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This lecture notes from John Jones https://www2.warwick.ac.uk/fac/sci/maths/people/staff/vincent/cohomology.pdf state that abelian groups are a product of cyclic groups (page 9).

We know that this is true if the group is finite or finitely generated. But does it hold in general for any abelian group?

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    $\begingroup$ No, only when the group is finitely generated. Take $(\mathbb{R},+)$ as a counterexample. $\endgroup$ – Francis Begbie Jan 11 '16 at 5:24
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No, most non-finitely generated abelian groups are not products of cyclic groups. For instance, a product of infinitely many nontrivial cyclic groups is uncountable (since any product of infinitely many sets with more than one element is uncountable). So any countable abelian group that is not finitely generated cannot be a product of cyclic groups. A simple example of such a group is $\mathbb{Q}$.

The proof that $\mathbb{Q}$ is injective in those notes is totally wrong (it's not even correct if you assume $P$ and $Q$ are finitely generated; it seems to be implicitly assuming $P$ is a direct summand of $Q$). A correct proof involves extending $f$ from $P$ to $Q$ one element at a time by transfinite induction, using the divisibility of $\mathbb{Q}$.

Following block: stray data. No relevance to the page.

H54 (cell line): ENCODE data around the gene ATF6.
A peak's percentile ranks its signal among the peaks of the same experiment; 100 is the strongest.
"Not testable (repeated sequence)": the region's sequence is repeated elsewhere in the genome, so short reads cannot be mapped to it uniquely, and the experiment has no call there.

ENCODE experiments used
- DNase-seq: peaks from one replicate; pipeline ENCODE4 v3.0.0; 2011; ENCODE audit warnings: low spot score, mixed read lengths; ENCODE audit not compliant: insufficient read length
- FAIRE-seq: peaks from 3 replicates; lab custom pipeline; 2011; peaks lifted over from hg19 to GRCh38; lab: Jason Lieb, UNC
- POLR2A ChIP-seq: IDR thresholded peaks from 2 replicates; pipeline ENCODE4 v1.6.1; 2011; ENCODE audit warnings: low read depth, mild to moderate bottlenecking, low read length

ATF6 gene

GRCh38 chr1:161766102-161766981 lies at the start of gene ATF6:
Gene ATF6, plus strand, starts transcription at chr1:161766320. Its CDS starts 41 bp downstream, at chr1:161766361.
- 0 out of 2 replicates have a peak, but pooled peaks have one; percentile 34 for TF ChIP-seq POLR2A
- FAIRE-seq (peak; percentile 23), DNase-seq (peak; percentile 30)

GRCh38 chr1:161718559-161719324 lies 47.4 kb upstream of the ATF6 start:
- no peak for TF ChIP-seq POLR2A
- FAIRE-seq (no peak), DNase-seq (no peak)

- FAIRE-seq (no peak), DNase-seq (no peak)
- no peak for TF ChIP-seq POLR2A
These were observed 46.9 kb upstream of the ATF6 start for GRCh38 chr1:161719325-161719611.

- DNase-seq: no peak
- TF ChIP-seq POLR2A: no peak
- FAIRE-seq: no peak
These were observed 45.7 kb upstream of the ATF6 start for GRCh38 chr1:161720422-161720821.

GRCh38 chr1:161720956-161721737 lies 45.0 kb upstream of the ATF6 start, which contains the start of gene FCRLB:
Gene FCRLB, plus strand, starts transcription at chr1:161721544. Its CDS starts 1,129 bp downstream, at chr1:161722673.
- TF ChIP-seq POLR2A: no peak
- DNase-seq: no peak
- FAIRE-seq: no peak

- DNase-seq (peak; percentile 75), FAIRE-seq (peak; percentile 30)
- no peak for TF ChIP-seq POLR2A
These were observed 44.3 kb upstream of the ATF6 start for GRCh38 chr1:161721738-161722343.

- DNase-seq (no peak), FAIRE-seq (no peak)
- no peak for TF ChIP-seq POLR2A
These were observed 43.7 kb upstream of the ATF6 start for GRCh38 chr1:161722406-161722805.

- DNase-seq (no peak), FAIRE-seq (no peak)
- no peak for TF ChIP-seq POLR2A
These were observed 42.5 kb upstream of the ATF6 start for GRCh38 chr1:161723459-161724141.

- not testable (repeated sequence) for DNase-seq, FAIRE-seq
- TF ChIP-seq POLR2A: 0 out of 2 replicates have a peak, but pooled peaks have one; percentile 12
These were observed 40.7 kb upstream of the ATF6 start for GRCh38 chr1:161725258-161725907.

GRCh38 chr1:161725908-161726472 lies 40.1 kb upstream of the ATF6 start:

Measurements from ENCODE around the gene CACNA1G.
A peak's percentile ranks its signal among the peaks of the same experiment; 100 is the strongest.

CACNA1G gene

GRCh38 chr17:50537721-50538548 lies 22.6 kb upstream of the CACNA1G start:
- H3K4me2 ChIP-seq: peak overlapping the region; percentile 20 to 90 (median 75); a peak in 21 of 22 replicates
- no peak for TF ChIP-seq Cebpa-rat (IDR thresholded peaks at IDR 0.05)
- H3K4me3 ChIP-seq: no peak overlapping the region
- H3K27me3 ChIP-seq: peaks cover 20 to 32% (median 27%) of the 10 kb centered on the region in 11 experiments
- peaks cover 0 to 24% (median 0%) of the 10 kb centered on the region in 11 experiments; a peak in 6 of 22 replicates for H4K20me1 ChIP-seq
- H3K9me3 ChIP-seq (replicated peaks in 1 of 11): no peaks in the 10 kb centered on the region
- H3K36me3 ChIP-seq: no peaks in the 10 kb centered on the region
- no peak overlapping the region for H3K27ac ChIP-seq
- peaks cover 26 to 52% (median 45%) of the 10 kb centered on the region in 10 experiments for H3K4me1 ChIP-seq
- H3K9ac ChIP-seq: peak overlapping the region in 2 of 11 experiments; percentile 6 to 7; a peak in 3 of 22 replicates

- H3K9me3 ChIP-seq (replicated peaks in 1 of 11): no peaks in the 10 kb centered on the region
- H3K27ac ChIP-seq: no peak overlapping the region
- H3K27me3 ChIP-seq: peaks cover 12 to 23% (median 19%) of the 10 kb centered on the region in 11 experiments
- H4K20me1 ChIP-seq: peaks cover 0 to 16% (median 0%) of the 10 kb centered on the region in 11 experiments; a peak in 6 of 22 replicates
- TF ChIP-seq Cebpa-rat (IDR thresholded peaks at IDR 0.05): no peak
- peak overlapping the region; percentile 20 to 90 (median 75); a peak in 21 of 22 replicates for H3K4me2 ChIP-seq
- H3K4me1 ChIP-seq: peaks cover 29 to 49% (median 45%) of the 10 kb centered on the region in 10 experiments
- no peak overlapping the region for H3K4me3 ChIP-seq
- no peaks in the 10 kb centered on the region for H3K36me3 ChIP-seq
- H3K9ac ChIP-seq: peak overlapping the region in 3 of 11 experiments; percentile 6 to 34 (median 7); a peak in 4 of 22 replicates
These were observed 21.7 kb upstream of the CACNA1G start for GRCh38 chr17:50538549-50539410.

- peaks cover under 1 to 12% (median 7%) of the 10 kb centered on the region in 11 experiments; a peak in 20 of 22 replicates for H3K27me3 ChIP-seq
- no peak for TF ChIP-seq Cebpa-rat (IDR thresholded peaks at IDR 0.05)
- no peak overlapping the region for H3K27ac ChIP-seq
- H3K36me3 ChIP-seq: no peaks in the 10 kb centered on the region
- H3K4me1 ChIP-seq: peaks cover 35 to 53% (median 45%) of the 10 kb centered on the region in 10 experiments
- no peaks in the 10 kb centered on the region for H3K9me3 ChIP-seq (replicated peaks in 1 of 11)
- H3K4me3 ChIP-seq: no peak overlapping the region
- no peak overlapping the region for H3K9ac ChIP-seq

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  • $\begingroup$ Thanks a lot! But can I prove that Q is not a direct product by saying, if $\mathbb{Q}=\prod_{i \in I} G_i$ and $p/q$ and $r/s$ are generators of two different ciclic groups $G_i and G_j$ resp. then $(r.q)p/q=pr=(p.s)r/s \in G_i \cap G_j$ and thus the intersection is not trivial and thus is not a product? Thanks! $\endgroup$ – Werner Germán Busch Jan 11 '16 at 19:29
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    $\begingroup$ Sure, that works. $\endgroup$ – Eric Wofsey Jan 11 '16 at 20:51
  • $\begingroup$ Great thanks !!! $\endgroup$ – Werner Germán Busch Jan 11 '16 at 23:02

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